Near the yard of Hall Farm there stood a smallish sarsen known as the Hiring Stone, at which, so it's said, for generations labourers were hired and wages paid (TL864672). Many years ago the farmer told me that even then he met his men on that spot every morning. He believed the rock to be "a marker on the Roman road that ran through here", but the only 'possibly Roman' route in the vicinity passes more than half a mile away to the east. Dr. Ernest Rudge in the 1950's proclaimed this stone to be one of the markers on his supposed 'Puddingstone Track' stretching all the way from Stonehenge to the north Norfolk coast,1 although it's actually a sarsen, not puddingstone.


Sometime after my visit in the 1970's the stone became obscured by soil and the growth of a hedge around it, but it was uncovered again in 2014.2 In July 2018 I visited again, but the stone is once more almost completely buried, and hidden beneath a hedge of conifers and ivy. The surface area that I could uncover measures 71cm x 42cm.



1. E. A. Rudge: 'Further Observations on the Conglomerate Track' in 'Essex Naturalist' (Vol. 29, 1952-6), p.258.

2. Information gratefully received from Sam Barker of Hall Farm.





Secret tunnel


The Castle Inn stands at the entranceway to the grounds of Framlingham's 12th century castle, and naturally, a subterranean passage connecting the two is rumoured. See also Leiston.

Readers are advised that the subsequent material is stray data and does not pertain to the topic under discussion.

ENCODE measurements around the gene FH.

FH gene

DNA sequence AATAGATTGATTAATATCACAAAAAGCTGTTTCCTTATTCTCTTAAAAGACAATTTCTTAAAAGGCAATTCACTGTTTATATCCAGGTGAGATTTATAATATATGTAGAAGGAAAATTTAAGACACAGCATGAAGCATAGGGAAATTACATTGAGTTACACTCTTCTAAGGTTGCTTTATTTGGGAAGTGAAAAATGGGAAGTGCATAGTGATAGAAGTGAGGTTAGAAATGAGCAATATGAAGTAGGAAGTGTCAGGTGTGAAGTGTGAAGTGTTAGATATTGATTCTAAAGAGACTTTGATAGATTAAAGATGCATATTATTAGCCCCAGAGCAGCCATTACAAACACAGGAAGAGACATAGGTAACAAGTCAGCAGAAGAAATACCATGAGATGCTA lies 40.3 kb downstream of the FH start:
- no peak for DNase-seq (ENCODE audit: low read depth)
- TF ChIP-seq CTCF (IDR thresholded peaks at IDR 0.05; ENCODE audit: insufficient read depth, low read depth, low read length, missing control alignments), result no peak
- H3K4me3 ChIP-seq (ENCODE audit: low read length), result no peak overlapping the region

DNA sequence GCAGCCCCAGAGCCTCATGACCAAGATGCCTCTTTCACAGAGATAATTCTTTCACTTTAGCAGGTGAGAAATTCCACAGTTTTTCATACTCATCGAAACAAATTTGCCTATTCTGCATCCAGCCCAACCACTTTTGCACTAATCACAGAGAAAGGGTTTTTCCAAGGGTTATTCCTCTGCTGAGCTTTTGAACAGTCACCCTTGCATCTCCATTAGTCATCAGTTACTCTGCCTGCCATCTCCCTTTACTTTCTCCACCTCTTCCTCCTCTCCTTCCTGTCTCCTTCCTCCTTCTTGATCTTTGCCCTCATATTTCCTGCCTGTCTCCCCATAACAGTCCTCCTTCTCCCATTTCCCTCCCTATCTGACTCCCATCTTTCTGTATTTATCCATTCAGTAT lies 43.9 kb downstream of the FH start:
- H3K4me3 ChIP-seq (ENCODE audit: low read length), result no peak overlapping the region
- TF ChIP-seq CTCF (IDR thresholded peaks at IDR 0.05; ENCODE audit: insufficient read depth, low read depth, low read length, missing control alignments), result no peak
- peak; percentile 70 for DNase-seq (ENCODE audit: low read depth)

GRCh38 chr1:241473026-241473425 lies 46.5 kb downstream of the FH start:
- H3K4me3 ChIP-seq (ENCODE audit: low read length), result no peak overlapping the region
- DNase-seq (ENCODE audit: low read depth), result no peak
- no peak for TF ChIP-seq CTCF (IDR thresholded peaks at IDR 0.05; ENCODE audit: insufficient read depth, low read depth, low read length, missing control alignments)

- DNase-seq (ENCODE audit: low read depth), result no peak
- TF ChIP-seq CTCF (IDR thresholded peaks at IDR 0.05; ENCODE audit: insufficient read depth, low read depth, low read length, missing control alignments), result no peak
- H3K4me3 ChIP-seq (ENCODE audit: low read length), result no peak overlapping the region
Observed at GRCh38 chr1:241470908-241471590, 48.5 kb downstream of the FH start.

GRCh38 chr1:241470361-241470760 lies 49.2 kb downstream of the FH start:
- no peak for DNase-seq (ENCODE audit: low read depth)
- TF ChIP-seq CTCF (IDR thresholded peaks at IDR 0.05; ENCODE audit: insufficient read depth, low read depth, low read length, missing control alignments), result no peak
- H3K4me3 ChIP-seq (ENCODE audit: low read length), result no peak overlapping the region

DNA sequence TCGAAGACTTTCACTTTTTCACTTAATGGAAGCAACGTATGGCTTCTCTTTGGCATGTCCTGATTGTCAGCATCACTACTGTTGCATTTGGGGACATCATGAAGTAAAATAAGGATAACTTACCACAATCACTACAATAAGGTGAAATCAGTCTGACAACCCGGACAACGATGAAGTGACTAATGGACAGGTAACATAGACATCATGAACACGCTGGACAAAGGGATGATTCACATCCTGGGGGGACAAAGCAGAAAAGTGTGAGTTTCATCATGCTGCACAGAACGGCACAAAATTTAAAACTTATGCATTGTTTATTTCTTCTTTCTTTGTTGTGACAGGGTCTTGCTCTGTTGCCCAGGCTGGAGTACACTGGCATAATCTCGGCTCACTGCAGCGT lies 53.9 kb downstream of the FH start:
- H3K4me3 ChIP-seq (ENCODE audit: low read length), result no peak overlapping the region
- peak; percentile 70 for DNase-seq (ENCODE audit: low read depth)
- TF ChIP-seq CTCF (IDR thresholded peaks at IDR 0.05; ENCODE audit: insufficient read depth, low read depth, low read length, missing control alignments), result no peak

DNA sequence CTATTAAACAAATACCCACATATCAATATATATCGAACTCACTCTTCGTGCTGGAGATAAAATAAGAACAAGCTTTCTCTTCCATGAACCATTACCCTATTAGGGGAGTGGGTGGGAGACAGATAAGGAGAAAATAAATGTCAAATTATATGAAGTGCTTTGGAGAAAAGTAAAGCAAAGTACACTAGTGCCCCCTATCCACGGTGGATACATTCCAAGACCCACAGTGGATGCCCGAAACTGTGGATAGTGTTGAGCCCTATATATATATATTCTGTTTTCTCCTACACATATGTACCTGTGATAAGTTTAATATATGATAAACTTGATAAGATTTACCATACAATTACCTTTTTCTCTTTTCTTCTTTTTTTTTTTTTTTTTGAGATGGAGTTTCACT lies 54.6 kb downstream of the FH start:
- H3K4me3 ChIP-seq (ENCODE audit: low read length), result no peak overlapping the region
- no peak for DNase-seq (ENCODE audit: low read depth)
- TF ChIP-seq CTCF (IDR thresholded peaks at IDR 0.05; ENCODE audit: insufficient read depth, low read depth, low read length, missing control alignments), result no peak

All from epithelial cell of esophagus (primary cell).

Source: https://castleinnframlingham.wordpress.com/





Secret tunnel


A tunnel is said to pass beneath the road, between the Hall on one side, and what used to be called Beacon Mound (TL668719) in Mount Meadow on the other. Some have said that the passage was big enough for a coach and horses to gallop through. Although allegedly Saxon, the mound itself is now known to be the chalk-built motte of a small castle that had gone out of use by the 14th century.



Allan Jobson: 'Suffolk Villages' (Robert Hale, 1971) p.182.
'Proceedings of the Suffolk Institute of Archaeology', Vol.17, p.182.

Peter Tryon: 'The Castles of Suffolk' (Poppyland Publishing, 2004), p.39.





The Spintow


A ghost known as White Hannah is said to sit at night in a pit called the 'Spintow', a spot where Roman remains were once found. She sits there crooning mournful songs and spinning 'tow', the broken part of flax or hemp.


Source: 'The East Anglian Magazine', Feb.1956, pp.236-7.